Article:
Law Careers

Legal jobs can take you down any number of rewarding career routes. But whether you’re looking to start in a legal secretary role or want to go all the way and achieve your solicitor qualification, almost all jobs in law require comprehensive law courses. And that’s where we come in.

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Why is law a good career?

A legal career is one of the most popular paths you can take in professional services. Your day-to-day work is challenging and varied. Plus, you’ll have the opportunity to make a real difference to the lives of individuals – and society as a whole. 

There is, and always will be, high demand for legal services, so a career in law will almost certainly always be a secure one. There’s high earning potential across the board, too – plus, the option to specialise in a wide range of fields. These are just a few reasons why so many choose to go down the legal career route. 

However, as with all successful careers, a solid foundation is key. So if you hold an undergraduate law degree or law conversion course, StaySharp’s subscription to the SQE1 Preparation course provides the Functioning Legal Knowledge (FLK) that is required to pass the SQE1 assessments.

What legal jobs are there?

There are many options for those looking to kickstart a career in law. All roles require great people skills, strong attention to detail, and solid business acumen.

Frequently Asked Questions

Find answers to common questions about distance learning, accreditation, and course enrollment.
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Solicitor

  • Solicitors are primarily office-based and will work in-house or at law firms. They tend to specialise in a particular area of law, such as criminal law, commercial law, employment law, family law, human rights law and many others. Their role is to provide expert advice to individuals or businesses.

  • A solicitor’s role is pretty broad – and will depend largely on the area you specialise in. You could be responsible for researching all aspects of a case, drafting legal documents such as a will, managing a personal injury claim, or negotiating as part of a divorce. If you’re a commercial lawyer, you could be dealing with everything from contracts and mergers to advising on tax law.

  • For trainee solicitors, the Law Society recommends a minimum of £23,703k in London and £21,024k for other areas. However, your average salary can vary a lot depending on whether you work for a big firm or a boutique firm, and where you’re based. Some trainees could earn up to £48k a year in London.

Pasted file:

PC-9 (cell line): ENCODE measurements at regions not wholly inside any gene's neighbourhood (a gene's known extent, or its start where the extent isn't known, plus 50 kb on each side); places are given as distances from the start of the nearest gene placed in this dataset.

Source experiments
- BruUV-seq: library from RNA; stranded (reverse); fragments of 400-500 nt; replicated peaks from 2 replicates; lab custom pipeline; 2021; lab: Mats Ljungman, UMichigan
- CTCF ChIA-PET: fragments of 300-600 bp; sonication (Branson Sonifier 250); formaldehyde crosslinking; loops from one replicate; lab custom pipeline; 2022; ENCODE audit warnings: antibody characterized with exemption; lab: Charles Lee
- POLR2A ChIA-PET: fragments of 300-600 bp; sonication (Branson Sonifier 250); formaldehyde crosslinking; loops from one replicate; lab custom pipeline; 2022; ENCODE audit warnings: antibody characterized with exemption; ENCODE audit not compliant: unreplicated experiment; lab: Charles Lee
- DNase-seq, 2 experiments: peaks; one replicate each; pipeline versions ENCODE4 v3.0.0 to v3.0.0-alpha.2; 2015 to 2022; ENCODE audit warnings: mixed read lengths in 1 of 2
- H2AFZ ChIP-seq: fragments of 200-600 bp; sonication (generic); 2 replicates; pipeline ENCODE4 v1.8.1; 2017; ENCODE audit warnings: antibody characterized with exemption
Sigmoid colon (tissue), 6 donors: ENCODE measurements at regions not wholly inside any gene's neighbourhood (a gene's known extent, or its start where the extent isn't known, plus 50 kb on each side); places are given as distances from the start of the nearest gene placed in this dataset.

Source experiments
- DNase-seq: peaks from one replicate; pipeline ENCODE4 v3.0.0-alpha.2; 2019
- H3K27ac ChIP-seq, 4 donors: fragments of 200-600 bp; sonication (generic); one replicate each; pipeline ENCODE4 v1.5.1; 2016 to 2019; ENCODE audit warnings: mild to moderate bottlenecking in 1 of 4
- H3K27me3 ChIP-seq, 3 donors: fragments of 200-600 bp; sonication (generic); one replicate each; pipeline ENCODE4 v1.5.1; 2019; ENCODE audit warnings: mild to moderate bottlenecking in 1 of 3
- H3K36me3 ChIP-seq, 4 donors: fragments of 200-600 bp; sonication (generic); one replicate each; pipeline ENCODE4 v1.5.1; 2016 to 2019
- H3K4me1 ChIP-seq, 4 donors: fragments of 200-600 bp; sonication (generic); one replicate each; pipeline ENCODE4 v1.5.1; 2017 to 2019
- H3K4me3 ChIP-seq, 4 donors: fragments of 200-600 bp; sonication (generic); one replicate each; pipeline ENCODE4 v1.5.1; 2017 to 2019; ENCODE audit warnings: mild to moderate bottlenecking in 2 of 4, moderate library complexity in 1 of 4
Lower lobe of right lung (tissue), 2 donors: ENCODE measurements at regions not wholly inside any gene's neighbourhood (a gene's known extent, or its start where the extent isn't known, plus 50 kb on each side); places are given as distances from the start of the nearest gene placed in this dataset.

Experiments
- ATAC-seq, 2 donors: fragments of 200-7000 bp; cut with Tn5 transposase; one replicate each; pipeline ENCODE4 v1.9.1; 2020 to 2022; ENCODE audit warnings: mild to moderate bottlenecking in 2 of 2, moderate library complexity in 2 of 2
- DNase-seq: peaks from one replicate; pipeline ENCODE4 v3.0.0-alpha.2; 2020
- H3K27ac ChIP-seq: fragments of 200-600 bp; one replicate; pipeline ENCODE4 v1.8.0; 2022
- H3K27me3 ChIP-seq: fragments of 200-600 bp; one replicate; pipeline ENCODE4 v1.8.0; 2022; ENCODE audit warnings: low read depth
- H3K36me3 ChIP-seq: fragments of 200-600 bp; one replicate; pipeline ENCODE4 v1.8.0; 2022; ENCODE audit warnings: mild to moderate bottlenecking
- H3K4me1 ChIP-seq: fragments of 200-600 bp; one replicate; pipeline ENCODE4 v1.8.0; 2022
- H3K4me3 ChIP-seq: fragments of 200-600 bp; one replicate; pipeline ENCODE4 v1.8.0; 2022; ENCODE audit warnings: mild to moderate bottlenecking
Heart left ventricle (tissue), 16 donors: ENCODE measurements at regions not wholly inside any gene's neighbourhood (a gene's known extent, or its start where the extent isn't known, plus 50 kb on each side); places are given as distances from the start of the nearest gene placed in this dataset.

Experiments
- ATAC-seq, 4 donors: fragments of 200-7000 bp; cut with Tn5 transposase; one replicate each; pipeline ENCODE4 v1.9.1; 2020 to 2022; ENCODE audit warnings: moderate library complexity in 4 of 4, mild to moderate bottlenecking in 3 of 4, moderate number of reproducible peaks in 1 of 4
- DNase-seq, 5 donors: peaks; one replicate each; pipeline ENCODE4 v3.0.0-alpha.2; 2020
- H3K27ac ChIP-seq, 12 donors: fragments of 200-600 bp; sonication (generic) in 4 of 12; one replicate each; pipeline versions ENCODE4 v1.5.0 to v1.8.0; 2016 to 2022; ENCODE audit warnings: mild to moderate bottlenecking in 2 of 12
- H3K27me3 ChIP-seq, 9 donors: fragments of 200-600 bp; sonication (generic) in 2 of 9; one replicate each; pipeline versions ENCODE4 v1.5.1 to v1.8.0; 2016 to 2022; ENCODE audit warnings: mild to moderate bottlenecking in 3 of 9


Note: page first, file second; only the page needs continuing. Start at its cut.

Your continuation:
Barrister

  • Barristers provide specialist legal advice in conferences and in writing. Since they usually specialise in specific aspects of law, they’ll often be instructed by solicitors to represent clients in court or tribunals – or, simply offer more expert advice in legal matters  

  • Barristers will often become experts in specific fields, for example:

    • Commercial law
    • Chancery law (estates and trusts)
    • Common law (e.g., family, housing, and personal injury law)
    • Criminal law
    • Entertainment law
    • Environmental law
    • Sports law
  • Most qualified barristers will end up working in ‘chambers’, otherwise known as a ‘tenancy’. A set of barristers’ chambers are normally in the same offices, and this self-employed group of barristers will normally operate in specialist fields that complement one another. As part of their tenancy, barristers will pay towards the upkeep of the offices, as well as clerical and administrative support.

    Barristers who don’t work in chambers can go on to work for a law firm, business or other organisation as ‘in-house counsel’, such as the CPS, or local or central government.

  • From January 2024, the minimum award set by the BSB is £23,078 for pupillages in London and £21,060 for everywhere else – both based on 12-month pupillages. Once you’re qualified, your salary will vary depending on the specialist areas you choose to work in. Commercial law barristers can earn upwards of £70k in their first year, with other areas of practice offering between £20-55k after pupillage.

Paralegal

  • Unlike legal secretaries, a paralegal will get much more involved in legal cases. As well as researching and drafting legal documents, you could be responsible for interviewing clients and witnesses, handling caseloads, and also going to court. Lots of paralegals go on to train as legal executives or solicitors.

  • To have a career as a paralegal, you’ll need great communication skills and attention to detail. You’ll need to have experience in administration, plus, good legal knowledge when it comes to court procedures and government regulations.

  • As a starting salary, you can expect to take home around £20k a year. However, more experienced paralegals can earn up to £40k per annum.

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